While busy running a general store that caters to the growing number of Latinos in this Nebraska meatpacking town, Alfredo Velez had new concerns Tuesday after his neighbors voted for an ordinance to crack down on illegal immigrants.
To Velez, the vote a day earlier in Fremont to ban hiring or renting property to illegal immigrants sent a clear message: "We're not welcome here," said Velez, a native of Mexico who became a U.S. citizen in 1985.
As a business owner, though, he worried about his store, Guerrero, which sells food and other products from Mexico and Central America.
"How much more in taxes am I going to have to pay for this thing to go to court?" wondered Velez, 56. "We're all going to have to pay for it, no matter what color our skin is."
With roughly 57 percent of voters supporting the ordinance, Fremont joins Arizona and a few other cities in the national debate over immigration regulations. The community about 35 miles northwest of Omaha has seen its Hispanic population surge in the past two decades, largely due to the jobs available at the nearby Fremont Beef and Hormel plants.
Supporters argued the measure was necessary to make up for what they see as lax federal law enforcement. Opponents said it could fuel discrimination. The American Civil Liberties Union has promised to file a lawsuit to block enforcement of the Fremont proposal, which could mean a lengthy and costly court fight.
"We are moving as quickly as possible, because we don't want this law to be in effect for even one day," said Amy Miller, legal director for the Nebraska ACLU.
Election officials expect to certify the vote on Monday, but it's unclear when the law would take effect. The Fremont City Council will vote to certify the results, City Manager Robert Hartwig said, and the ordinance will take effect within 30 days of that vote. Hartwig did not say when the City Council might vote.
The legal fight could drag on for years, as it has in Hazleton, Pa., one of the first cities in the U.S. to pass an ordinance targeting illegal immigrants in 2006.
"Buckle up. It's going to be a bumpy ride," Hazleton Mayor Louis Barletta said.
The Fremont measure, which requires city officials and employers to ensure that applicants are in the country legally, was modeled after the Hazleton ordinance. But that law has been tied up in court and has never been enforced. A federal judge struck down the ordinance, but it is on appeal.
Barletta said the community of about 32,000 has paid $500,000 — all covered by private donors — so far to defend the ordinance. But that's only a portion of Hazleton's $5 million legal bill. Its insurer has refused to pay the $4.5 remainder in legal fees, Barletta said, and Hazleton is suing the insurer to collect. The costs could go much higher, as opposition lawyers are seeking $2 million from Hazleton to cover their fees — and that doesn't include fees accumulated in the appeal process.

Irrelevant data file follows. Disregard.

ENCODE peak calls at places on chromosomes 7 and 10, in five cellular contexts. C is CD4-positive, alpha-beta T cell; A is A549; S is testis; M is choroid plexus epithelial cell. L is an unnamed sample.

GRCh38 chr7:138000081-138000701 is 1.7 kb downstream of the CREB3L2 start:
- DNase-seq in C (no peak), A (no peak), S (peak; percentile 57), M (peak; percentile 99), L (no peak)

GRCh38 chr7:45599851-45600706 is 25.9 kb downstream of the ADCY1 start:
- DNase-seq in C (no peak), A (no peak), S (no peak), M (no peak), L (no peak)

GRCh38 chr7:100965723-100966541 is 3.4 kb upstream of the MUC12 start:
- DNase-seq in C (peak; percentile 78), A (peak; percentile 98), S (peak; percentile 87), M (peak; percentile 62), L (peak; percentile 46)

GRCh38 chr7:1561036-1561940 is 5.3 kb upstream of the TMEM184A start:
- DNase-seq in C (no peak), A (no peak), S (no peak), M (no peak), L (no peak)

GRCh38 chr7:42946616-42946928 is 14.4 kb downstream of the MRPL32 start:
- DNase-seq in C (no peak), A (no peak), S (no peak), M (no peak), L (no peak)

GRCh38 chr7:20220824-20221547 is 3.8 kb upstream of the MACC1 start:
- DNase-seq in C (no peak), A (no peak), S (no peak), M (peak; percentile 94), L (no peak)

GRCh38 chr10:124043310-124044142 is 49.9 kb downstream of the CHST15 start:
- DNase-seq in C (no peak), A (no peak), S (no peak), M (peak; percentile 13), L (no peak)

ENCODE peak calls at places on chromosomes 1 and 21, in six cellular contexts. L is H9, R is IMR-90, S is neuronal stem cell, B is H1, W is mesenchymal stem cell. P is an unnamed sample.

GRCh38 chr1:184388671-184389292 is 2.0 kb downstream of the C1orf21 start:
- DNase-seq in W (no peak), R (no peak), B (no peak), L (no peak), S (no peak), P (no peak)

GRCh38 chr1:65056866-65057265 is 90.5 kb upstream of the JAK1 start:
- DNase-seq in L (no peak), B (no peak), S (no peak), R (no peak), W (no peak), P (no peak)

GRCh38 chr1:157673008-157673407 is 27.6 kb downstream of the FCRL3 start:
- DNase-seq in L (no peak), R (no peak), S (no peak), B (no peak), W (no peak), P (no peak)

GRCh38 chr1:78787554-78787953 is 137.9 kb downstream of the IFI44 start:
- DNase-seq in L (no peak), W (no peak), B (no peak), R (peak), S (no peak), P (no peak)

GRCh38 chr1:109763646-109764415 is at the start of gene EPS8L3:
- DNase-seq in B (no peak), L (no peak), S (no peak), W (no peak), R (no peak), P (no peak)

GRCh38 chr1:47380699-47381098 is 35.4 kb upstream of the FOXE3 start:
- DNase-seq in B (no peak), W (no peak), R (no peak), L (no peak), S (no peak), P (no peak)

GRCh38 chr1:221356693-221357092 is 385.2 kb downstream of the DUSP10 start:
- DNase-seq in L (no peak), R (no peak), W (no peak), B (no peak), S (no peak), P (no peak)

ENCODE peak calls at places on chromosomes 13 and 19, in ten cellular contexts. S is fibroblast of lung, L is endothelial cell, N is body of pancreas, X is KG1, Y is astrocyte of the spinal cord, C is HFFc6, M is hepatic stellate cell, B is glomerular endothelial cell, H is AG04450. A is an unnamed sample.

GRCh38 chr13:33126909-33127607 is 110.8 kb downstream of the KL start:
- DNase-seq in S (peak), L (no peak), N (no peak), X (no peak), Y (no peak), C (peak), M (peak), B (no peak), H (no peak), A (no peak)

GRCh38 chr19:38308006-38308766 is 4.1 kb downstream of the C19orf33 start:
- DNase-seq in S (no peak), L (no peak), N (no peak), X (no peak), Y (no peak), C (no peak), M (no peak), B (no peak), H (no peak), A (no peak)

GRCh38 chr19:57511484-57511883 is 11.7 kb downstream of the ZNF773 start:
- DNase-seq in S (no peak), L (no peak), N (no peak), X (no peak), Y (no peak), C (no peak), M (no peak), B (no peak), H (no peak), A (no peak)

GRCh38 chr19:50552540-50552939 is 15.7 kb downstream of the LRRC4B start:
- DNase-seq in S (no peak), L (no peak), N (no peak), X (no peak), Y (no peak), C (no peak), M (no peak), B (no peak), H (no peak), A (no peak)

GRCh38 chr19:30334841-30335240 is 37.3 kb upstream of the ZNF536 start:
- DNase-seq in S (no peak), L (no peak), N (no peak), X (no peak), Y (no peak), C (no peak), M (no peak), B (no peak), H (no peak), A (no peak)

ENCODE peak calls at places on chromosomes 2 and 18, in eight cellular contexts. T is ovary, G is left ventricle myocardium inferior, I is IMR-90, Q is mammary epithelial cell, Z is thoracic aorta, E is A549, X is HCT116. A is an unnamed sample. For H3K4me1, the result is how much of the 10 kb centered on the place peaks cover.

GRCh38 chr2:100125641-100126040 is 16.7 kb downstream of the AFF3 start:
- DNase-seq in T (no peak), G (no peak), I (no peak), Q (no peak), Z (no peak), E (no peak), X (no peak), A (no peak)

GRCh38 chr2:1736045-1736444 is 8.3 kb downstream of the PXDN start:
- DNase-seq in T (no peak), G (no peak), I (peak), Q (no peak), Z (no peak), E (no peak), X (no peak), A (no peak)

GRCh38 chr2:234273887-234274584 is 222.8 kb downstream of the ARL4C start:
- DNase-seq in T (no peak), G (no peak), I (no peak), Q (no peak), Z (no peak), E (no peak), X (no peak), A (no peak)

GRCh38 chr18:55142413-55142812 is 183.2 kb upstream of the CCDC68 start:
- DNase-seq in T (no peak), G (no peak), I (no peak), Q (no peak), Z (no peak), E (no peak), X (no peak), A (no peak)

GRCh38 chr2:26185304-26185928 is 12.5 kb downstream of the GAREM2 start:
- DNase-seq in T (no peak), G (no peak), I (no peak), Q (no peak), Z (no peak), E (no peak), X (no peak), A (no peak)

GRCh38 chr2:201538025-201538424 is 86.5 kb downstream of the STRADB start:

In Fremont, officials are aware of the potential costs. Hartwig distributed information before the vote, noting not only Hazleton's costs to fight lawsuits but those that other towns incurred defending their own immigration ordinances. Farmers Branch, Texas, has run up more than $3 million in legal fees since 2006, and Valley Park, Mo., has seen about $270,000 in fees since 2008, Hartwig's statement said.
Fremont officials are assuming that the costs of the ordinance — which includes legal fees, employee overtime and improved computer software — will average $1 million a year, the statement said.
But city officials might still be underestimating the toll the ordinance could take on Fremont's economy, said Velez, who also owns a downtown apartment building and fears the ordinance will chase away renters. He said other businesses that rely on immigrant labor could be hurt, and the city will most certainly lose tax revenue if the ordinance drives some people out of town.
"Even if they're illegal, they're paying taxes," Velez said. "Employers withhold taxes for everyone on the rolls. They pay sales taxes. They pay taxes for everything."
After 12 years in Fremont, the father of four considers the city home and has no plans to leave — but said the vote by his neighbors stung.
"The people say it's not about Hispanics, but it is," he said. "The Anglos, they don't look as friendly at us when we pass on the street.
Pineda Arul of nearby Wahoo, who was shopping in Fremont on Tuesday, was angered by Monday's vote and said some Americans seem to have forget their own history as immigrants from Europe.
"They try to make us look bad, saying we're bringing all these drugs into America," said Arul, a 40-year-old auto mechanic originally from Mexico City who said he became a U.S. citizen 20 years ago. "Let me ask you: Who is the one buying the drugs? White Americans, that's who. We're just here to work."
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